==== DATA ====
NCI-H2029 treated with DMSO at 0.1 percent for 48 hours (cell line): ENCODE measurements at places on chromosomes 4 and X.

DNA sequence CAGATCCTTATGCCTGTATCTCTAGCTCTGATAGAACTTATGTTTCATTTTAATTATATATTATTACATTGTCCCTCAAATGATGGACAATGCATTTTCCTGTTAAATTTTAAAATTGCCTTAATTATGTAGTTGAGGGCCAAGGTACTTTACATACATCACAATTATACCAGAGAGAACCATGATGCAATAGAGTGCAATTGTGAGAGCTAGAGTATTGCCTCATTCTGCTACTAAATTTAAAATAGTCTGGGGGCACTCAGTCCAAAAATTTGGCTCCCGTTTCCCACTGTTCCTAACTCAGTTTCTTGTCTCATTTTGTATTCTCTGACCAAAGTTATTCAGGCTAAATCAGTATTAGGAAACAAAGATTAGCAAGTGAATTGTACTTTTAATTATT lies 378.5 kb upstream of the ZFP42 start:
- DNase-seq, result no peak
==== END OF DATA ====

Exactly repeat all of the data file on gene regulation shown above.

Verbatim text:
NCI-H2029 treated with DMSO at 0.1 percent for 48 hours (cell line): ENCODE measurements at places on chromosomes 4 and X.

DNA sequence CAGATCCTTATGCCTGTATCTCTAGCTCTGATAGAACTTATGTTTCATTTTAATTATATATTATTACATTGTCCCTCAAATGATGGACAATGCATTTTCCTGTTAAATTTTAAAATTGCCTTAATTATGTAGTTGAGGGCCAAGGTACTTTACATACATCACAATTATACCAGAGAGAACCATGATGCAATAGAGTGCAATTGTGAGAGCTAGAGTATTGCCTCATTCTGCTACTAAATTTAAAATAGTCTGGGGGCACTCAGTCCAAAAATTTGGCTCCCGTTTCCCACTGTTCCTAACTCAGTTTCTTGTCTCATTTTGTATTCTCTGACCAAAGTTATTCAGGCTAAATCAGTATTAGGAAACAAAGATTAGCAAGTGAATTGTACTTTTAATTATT lies 378.5 kb upstream of the ZFP42 start:
- DNase-seq, result no peak